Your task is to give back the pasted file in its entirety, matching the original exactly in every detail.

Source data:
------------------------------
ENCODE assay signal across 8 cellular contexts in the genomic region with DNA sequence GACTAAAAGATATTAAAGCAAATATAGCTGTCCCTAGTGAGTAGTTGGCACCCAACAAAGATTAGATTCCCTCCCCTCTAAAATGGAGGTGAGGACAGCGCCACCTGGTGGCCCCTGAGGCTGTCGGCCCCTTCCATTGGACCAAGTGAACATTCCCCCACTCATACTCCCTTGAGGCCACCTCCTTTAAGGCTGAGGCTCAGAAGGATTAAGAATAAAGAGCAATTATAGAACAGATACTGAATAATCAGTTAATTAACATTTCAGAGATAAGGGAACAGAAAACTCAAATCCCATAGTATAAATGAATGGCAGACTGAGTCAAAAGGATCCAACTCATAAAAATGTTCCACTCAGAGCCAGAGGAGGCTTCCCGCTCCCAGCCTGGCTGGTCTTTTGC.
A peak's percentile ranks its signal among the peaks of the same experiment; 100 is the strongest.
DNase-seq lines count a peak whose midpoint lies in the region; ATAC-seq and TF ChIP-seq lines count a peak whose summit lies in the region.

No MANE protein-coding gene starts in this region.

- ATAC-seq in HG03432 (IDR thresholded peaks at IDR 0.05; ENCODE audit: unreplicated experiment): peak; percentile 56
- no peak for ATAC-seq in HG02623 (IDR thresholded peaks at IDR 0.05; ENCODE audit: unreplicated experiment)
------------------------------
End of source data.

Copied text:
ENCODE assay signal across 8 cellular contexts in the genomic region with DNA sequence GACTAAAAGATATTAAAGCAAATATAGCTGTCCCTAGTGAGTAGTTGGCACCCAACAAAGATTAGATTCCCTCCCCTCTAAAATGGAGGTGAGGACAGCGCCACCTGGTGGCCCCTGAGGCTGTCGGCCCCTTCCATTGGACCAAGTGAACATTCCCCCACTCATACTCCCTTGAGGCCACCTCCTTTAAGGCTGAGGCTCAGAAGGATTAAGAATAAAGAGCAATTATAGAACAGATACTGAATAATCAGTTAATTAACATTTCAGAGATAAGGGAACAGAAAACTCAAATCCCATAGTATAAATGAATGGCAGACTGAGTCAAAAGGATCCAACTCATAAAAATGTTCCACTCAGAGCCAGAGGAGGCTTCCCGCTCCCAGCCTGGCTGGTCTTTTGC.
A peak's percentile ranks its signal among the peaks of the same experiment; 100 is the strongest.
DNase-seq lines count a peak whose midpoint lies in the region; ATAC-seq and TF ChIP-seq lines count a peak whose summit lies in the region.

No MANE protein-coding gene starts in this region.

- ATAC-seq in HG03432 (IDR thresholded peaks at IDR 0.05; ENCODE audit: unreplicated experiment): peak; percentile 56
- no peak for ATAC-seq in HG02623 (IDR thresholded peaks at IDR 0.05; ENCODE audit: unreplicated experiment)